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AMD Radeon GPU Detective Aids in GPU Crash Troubleshooting


Even the most reliable graphics cards have a chance of crashing occasionally. It makes no difference if the graphics card is from Nvidia or AMD. For the same reason, AMD has introduced a useful tool for developers to use called Radeon GPU Detective (RGD), which is intended to assist in diagnosing crashes caused by Radeon graphics cards. Radeon GPU Detective will salvage and examine the crash dumps to provide a report that will assist you in diagnosing and fixing the problem. The full report offers essential information, such as the details of the page fault, the details of the resources, and even execution markers that indicate the workload that the graphics card was experiencing before the crash.

Radeon GPU Detective, version 1.0, can identify the cause of graphics card failures on the Windows operating system, including TDR (Timeout Detection and Recovery) issues that occur in Direct3D 12 programs. It would appear that older APIs, such as DirectX 11 or DirectX 9, and other APIs, such as Vulkan, are not on the list of supported technologies. The Radeon RX 7000 (RDNA 3) and Radeon RX 6000 (RDNA 2) series are the only ones that Radeon GPU Detective supports. There is no way of knowing whether or not AMD will maintain compatibility with previous Radeon graphics cards. Installing the most recent version of the Adrenalin driver, version 23.7.2, is the only prerequisite to using the Radeon GPU Detective.

TDR is a function of Windows that, if the graphics card does not respond within a predetermined amount of time, will cause it to be reset. It is helpful since it returns your system to a state in which it can be used, eliminating the need to manually restart the system. If you have a discrete graphics card, you have most likely encountered this issue more than a few times. You will see a warning message about how the display driver has stopped operating and has recovered or something along those lines when TDR issues occur on your system. TDR issues are difficult to troubleshoot because of a lengthy range of potential reasons, ranging from a damaged file to a malfunctioning graphics card.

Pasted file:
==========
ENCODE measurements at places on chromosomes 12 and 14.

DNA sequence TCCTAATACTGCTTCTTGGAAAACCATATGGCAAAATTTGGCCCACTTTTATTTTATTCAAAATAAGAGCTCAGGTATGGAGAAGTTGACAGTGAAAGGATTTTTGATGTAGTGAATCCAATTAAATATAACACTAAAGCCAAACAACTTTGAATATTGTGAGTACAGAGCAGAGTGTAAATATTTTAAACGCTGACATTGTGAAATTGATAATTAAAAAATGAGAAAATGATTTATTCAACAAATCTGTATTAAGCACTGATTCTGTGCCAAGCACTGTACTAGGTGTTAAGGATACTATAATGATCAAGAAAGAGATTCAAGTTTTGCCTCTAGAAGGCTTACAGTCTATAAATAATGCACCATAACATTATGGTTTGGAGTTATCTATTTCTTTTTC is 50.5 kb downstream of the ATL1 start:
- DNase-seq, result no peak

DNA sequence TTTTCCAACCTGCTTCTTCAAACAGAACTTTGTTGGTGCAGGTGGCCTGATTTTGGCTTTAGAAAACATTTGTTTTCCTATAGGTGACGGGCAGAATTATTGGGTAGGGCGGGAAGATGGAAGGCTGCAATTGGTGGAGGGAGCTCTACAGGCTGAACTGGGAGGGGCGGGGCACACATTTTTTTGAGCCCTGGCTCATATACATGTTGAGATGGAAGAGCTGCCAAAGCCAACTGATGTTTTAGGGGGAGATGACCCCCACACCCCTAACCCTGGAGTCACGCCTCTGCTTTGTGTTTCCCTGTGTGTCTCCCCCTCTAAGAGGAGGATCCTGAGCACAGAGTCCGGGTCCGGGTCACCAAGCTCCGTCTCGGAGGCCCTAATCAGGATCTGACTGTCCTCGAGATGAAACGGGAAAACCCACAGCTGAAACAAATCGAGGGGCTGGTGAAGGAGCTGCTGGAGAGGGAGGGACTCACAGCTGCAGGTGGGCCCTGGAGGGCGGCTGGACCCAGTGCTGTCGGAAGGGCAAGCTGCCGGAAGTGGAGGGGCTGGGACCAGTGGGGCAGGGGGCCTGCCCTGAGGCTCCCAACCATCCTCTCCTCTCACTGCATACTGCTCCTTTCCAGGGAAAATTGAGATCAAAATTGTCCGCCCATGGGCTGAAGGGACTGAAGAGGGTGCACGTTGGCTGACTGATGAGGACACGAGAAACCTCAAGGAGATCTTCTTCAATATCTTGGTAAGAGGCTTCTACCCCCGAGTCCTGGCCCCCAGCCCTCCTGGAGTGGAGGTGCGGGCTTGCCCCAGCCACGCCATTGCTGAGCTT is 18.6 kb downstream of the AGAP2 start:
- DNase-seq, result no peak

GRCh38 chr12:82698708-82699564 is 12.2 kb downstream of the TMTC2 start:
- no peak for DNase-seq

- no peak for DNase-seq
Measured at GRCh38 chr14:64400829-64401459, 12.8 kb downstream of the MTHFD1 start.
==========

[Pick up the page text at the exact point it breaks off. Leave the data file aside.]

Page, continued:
It is hoped that the new Radeon GPU Detective tool from AMD can assist developers in locating and fixing TDR vulnerabilities more quickly than in the past. Before recreating the crash, a developer can use the Radeon Developer Panel (RDP) to place the driver into a mode AMD calls “Crash Analysis” mode. This is one of the unique features of Radeon GPU Detective. The tool generates an analysis file in text format as a direct result. You can also configure it to output in the JSON format, which allows for more automated processing. The Radeon GPU Detective tool is one of the programs found in the Radeon Developer Tool Suite (RDTS), which is open to the general public and can be downloaded.